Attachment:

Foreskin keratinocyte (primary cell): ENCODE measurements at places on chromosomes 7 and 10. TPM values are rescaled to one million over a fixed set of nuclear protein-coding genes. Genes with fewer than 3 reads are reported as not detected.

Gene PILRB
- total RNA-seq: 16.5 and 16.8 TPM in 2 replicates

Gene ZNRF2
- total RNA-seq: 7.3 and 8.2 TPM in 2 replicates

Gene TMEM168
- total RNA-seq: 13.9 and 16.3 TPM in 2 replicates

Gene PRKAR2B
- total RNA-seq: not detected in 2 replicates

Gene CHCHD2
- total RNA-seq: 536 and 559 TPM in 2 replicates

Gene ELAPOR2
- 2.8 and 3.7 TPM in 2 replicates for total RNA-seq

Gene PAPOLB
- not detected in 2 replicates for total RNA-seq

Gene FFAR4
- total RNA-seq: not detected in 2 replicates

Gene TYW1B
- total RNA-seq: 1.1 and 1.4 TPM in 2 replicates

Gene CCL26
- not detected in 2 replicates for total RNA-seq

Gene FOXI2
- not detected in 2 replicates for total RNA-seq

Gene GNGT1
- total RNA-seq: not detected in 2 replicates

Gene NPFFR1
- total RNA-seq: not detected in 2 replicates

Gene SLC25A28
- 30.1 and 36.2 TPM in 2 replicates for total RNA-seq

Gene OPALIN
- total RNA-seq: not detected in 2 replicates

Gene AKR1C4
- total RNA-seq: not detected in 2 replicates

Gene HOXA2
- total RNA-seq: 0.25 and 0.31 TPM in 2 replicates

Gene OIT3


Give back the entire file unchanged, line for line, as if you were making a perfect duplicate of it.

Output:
Foreskin keratinocyte (primary cell): ENCODE measurements at places on chromosomes 7 and 10. TPM values are rescaled to one million over a fixed set of nuclear protein-coding genes. Genes with fewer than 3 reads are reported as not detected.

Gene PILRB
- total RNA-seq: 16.5 and 16.8 TPM in 2 replicates

Gene ZNRF2
- total RNA-seq: 7.3 and 8.2 TPM in 2 replicates

Gene TMEM168
- total RNA-seq: 13.9 and 16.3 TPM in 2 replicates

Gene PRKAR2B
- total RNA-seq: not detected in 2 replicates

Gene CHCHD2
- total RNA-seq: 536 and 559 TPM in 2 replicates

Gene ELAPOR2
- 2.8 and 3.7 TPM in 2 replicates for total RNA-seq

Gene PAPOLB
- not detected in 2 replicates for total RNA-seq

Gene FFAR4
- total RNA-seq: not detected in 2 replicates

Gene TYW1B
- total RNA-seq: 1.1 and 1.4 TPM in 2 replicates

Gene CCL26
- not detected in 2 replicates for total RNA-seq

Gene FOXI2
- not detected in 2 replicates for total RNA-seq

Gene GNGT1
- total RNA-seq: not detected in 2 replicates

Gene NPFFR1
- total RNA-seq: not detected in 2 replicates

Gene SLC25A28
- 30.1 and 36.2 TPM in 2 replicates for total RNA-seq

Gene OPALIN
- total RNA-seq: not detected in 2 replicates

Gene AKR1C4
- total RNA-seq: not detected in 2 replicates

Gene HOXA2
- total RNA-seq: 0.25 and 0.31 TPM in 2 replicates

Gene OIT3